Wood fillers are used primarily on furniture that’s going to be used indoors. As a matter of fact, it’s not a good idea to use it on outdoor projects, as wood filler doesn’t have the necessary flexibility to adjust to harsh outdoor climate changes.
Wood putties, on the other hand, are great to use for either outdoor or indoor woodworking projects. The product holds its structure very well, plus it’s resistant to high temperatures and water.
Choosing the right filler
Surface damage and imperfections can happen anywhere and in any substrate. Repairing this damage can seem a simple case of filling the hole and then redecorating. However, with such a variety of fillers available to the professional painter and decorator, choosing the right product can be daunting!
Brewers pride themselves on offering first-rate advice and guidance to help customers achieve the best results and are on hand to guide the trade professional through the array of filler products and uses available.
Surface damage and imperfections can happen anywhere and in any substrate.
Surface damage and imperfections can happen anywhere in any substrate.
Mixed with water, powder fillers are often a cheaper option over other forms of filler, and there are many options for both internal and external jobs.
Ready-mixed lightweight fillers are very convenient and can be used for small to medium-size cracks and holes. Spreads easily, paintable and won’t shrink or crack. Sanding may not be required.
Ready Mixed Fillers:
Very convenient, they are a quick and easy solution and are very easy to apply and spread. Ideal for multi surfaces, for filling in small gaps and cracks.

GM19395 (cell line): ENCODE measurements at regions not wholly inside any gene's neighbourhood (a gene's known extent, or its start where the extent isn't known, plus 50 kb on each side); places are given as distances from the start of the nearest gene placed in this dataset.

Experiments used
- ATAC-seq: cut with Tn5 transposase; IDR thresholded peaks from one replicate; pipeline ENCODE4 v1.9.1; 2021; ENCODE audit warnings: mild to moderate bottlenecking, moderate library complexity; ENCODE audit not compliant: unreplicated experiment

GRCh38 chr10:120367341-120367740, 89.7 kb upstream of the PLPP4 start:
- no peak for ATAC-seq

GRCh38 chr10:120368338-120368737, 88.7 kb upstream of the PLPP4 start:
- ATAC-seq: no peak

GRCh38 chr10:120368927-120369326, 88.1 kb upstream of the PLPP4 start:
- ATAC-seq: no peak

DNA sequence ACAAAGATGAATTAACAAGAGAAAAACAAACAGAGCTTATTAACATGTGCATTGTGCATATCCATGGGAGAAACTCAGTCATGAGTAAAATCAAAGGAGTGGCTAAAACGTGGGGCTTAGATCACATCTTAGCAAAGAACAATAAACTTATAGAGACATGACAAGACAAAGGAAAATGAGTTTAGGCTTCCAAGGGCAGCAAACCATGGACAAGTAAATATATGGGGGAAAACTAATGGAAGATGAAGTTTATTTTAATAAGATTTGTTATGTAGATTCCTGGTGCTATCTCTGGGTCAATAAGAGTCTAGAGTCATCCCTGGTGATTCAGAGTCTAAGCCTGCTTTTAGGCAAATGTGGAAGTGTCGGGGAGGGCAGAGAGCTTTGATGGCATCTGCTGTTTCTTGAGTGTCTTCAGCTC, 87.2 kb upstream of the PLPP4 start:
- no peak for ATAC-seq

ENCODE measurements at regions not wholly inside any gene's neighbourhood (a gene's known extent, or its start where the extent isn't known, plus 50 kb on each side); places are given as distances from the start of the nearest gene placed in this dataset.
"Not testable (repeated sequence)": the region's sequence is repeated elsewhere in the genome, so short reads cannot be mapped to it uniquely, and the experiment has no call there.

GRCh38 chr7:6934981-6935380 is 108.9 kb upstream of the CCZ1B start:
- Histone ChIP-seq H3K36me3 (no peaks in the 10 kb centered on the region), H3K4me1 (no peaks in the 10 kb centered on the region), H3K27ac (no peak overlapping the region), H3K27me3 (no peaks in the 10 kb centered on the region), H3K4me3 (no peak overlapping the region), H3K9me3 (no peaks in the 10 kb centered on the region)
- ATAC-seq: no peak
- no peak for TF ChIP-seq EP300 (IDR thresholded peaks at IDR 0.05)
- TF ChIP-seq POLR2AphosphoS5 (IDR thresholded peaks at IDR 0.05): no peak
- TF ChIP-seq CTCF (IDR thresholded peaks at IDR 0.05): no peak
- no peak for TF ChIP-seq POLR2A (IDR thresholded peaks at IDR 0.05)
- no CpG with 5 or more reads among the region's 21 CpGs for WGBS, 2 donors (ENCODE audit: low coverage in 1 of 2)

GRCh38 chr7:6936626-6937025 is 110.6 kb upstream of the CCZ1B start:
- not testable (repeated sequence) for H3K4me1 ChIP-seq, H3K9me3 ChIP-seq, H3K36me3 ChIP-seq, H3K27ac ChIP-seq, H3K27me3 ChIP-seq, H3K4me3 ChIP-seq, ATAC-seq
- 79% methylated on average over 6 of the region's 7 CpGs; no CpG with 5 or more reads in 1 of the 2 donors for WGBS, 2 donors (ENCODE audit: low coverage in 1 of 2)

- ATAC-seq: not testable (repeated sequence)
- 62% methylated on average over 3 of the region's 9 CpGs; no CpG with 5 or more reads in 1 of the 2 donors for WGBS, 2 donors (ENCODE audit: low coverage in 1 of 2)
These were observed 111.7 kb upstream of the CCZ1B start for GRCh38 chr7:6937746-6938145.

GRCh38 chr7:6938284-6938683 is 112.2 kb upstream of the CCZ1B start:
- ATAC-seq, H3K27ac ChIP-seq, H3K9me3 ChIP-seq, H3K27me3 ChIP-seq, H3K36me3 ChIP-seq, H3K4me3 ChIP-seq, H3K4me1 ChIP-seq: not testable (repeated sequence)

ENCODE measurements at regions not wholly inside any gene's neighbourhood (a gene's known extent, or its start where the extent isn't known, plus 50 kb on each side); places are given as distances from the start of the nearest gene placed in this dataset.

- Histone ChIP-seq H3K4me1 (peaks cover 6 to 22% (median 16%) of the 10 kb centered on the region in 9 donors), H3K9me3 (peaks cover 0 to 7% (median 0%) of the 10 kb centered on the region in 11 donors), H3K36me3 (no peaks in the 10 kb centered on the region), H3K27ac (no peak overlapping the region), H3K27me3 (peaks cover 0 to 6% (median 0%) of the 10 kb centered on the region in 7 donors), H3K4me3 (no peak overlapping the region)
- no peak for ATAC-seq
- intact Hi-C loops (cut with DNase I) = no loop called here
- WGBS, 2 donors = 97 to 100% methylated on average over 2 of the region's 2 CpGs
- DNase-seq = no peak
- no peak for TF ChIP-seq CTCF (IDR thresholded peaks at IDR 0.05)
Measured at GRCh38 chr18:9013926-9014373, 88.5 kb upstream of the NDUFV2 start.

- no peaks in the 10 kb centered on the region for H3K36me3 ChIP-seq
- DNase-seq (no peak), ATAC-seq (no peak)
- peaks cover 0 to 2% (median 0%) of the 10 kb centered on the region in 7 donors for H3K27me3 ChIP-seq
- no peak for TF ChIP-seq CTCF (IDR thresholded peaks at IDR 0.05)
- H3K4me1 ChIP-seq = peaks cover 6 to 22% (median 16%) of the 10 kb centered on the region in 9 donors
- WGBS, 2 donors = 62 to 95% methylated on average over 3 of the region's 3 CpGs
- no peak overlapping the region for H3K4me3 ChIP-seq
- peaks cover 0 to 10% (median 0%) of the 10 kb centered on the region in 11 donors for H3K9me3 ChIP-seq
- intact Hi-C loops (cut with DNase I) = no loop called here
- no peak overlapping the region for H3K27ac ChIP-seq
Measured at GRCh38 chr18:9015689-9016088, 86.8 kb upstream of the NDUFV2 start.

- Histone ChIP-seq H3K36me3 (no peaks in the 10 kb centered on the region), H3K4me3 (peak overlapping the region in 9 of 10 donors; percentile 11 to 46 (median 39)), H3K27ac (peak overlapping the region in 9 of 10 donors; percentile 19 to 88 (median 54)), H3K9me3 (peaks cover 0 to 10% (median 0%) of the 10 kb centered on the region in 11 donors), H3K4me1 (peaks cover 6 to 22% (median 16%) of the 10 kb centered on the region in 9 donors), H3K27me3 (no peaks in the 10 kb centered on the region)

Specially formulated fillers can have extra benefits such as being waterproof and quick drying.
Choosing the right filler for the job is important to achieve the best finish.
Generally made of flexible acrylic, mastic caulk has a smooth plastic-type texture. Best used for filling gaps between skirting boards, doorframes or the edges of shelves and the wall. Lines of caulk can be prone to cracking if applied in the wrong conditions. Always follow the manufacturer’s advice on application, drying and painting over caulk.
There are two types of wood filler: Ready-mixed and two-part fillers (a mix of filler and chemical hardener). These come in a number of wood colours to make them inconspicuous, but some are also stainable once applied. Two-part fillers should be used in a ventilated area due to their strong odour. Two-part fillers will set very quickly, and the hard finish can be sanded smooth in far less time than their ready mixed counter-part.
High-performance wood fillers can provide a dramatic solution for degraded sections of wooden features such as window frames and sills. Using the right tools, high-performance fillers can rebuild rotten wood and fill deep holes, restoring them back to their former glory. Check out Hitch Property Constructions for a huge range of weatherboard repairs Melbourne services.
Some Wood fillers are also known as ‘wood putty’, ‘grain filler’ and ‘plastic wood’, and are often composed of wood dust combined with a binder which dries as well as, in some cases, giving colour to imitate specific wood types.
Have you got everything you need for a perfect finish? Sandpaper, filling knife, dust sheets, caulk gun and scraper?
In all of the above-mentioned filler types, you will find products specifically for interior and exterior use. There are also specially formulated fillers for specific substrates and to meet particular demands such as being waterproof, quickly paintable, easily sandable, quick-drying or able to be nailed or screwed following application.